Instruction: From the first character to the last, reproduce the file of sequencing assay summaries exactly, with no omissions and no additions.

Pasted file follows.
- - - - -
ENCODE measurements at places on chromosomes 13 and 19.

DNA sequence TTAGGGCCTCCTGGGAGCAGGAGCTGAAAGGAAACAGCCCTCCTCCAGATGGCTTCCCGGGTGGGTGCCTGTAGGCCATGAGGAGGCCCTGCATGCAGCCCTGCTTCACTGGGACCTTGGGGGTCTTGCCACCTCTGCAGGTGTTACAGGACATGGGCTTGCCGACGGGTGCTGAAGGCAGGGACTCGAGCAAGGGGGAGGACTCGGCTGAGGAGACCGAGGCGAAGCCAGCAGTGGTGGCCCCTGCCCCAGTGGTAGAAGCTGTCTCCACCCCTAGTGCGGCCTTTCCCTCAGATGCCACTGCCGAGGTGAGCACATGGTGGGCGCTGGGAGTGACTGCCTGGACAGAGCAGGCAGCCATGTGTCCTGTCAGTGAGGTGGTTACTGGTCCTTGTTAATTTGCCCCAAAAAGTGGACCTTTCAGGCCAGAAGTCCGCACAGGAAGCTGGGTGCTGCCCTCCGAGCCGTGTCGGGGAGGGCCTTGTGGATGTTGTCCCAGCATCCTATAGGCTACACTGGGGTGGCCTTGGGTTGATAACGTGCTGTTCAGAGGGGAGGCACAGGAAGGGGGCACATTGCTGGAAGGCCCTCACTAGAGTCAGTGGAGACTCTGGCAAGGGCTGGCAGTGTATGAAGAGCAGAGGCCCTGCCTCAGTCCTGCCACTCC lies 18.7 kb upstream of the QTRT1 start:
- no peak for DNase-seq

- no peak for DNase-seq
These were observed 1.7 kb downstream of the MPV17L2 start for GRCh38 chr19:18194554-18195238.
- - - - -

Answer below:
ENCODE measurements at places on chromosomes 13 and 19.

DNA sequence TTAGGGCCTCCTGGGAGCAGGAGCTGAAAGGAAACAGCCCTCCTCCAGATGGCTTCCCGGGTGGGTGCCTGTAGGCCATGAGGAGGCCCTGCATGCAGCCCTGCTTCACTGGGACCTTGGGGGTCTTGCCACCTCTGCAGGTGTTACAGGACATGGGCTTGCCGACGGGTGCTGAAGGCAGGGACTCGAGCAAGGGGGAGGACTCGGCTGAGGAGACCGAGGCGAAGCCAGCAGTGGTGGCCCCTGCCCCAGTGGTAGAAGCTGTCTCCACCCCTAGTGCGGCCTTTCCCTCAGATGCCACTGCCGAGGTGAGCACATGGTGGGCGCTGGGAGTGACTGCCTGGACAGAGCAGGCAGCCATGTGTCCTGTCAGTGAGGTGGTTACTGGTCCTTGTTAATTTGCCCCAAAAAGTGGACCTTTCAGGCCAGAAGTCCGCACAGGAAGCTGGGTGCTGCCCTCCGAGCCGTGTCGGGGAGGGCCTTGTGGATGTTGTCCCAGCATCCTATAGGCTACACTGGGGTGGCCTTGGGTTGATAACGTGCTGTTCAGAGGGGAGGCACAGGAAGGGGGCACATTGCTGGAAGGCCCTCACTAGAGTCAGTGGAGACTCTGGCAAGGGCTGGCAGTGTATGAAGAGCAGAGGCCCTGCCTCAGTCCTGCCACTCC lies 18.7 kb upstream of the QTRT1 start:
- no peak for DNase-seq

- no peak for DNase-seq
These were observed 1.7 kb downstream of the MPV17L2 start for GRCh38 chr19:18194554-18195238.